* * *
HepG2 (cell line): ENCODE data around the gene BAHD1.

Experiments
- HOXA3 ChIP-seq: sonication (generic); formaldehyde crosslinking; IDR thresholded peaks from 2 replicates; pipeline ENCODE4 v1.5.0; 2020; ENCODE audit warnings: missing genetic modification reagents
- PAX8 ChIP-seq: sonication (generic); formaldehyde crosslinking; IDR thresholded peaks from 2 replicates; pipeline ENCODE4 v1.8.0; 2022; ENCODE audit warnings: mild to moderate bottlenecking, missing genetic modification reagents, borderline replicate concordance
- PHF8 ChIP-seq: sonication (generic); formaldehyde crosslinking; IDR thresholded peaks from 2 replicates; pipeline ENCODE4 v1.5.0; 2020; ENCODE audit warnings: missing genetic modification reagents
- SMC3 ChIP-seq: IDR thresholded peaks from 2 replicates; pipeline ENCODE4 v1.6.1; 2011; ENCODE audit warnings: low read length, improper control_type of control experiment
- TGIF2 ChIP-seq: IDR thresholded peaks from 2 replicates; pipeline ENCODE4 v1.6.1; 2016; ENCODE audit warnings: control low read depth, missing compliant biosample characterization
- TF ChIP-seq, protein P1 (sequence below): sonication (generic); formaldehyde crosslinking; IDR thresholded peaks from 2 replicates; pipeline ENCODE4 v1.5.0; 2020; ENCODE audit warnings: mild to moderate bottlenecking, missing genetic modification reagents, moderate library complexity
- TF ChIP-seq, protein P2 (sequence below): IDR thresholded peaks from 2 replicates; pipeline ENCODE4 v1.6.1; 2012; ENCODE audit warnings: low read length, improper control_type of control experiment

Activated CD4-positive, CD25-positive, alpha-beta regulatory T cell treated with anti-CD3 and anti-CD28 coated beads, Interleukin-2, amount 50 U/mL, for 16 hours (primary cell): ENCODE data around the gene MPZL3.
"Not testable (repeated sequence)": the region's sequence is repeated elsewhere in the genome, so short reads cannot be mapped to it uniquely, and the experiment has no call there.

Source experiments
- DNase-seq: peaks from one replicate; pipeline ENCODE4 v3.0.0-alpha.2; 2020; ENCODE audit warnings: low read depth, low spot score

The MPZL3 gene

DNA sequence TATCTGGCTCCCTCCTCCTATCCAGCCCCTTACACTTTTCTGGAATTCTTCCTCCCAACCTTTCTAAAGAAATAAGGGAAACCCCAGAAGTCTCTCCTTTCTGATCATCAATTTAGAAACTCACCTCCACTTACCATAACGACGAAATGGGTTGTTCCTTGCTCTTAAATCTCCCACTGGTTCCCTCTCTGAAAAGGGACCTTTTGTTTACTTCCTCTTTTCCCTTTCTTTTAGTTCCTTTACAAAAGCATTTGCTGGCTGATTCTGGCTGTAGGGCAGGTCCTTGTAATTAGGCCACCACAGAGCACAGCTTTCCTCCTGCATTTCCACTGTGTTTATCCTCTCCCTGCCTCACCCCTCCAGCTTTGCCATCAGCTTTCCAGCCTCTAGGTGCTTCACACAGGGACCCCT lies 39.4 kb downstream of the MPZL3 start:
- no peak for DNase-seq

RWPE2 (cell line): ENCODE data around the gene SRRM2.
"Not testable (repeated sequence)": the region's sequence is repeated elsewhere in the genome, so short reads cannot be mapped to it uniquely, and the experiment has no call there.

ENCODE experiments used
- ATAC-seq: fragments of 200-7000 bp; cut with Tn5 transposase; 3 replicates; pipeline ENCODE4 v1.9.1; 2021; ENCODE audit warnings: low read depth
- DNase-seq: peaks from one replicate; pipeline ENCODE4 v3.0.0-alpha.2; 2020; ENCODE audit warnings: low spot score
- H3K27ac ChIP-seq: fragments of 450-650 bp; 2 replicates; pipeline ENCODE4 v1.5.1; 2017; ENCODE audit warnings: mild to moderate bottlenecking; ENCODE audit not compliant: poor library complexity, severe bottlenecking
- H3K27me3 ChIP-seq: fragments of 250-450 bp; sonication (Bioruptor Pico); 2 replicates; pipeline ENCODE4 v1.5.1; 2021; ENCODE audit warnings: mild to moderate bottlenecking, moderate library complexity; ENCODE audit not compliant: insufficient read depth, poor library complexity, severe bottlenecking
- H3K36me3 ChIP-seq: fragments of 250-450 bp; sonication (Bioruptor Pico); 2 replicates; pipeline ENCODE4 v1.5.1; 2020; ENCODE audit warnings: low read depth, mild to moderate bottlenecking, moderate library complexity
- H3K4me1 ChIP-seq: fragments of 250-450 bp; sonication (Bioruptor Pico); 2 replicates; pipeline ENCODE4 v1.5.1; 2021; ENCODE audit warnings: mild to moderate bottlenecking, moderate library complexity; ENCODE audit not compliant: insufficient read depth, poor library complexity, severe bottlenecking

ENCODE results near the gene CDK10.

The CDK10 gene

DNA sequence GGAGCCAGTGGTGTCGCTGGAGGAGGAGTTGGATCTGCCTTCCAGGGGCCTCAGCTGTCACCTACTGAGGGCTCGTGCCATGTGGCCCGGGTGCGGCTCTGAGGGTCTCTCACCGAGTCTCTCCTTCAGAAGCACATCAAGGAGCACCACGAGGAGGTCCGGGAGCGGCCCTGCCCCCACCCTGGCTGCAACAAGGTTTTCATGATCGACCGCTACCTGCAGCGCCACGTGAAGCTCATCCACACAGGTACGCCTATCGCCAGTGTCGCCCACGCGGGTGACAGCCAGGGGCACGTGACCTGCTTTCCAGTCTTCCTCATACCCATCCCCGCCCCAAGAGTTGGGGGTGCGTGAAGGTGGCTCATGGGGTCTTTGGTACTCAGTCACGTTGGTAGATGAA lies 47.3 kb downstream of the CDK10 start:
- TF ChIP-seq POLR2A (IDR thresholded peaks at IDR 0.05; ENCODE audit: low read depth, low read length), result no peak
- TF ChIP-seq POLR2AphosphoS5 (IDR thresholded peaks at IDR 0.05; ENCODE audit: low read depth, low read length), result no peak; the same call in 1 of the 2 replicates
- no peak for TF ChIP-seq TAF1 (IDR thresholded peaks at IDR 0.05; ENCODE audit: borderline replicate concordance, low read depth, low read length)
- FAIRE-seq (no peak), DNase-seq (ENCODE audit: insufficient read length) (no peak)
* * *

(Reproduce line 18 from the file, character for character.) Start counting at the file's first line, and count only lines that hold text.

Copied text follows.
"Not testable (repeated sequence)": the region's sequence is repeated elsewhere in the genome, so short reads cannot be mapped to it uniquely, and the experiment has no call there.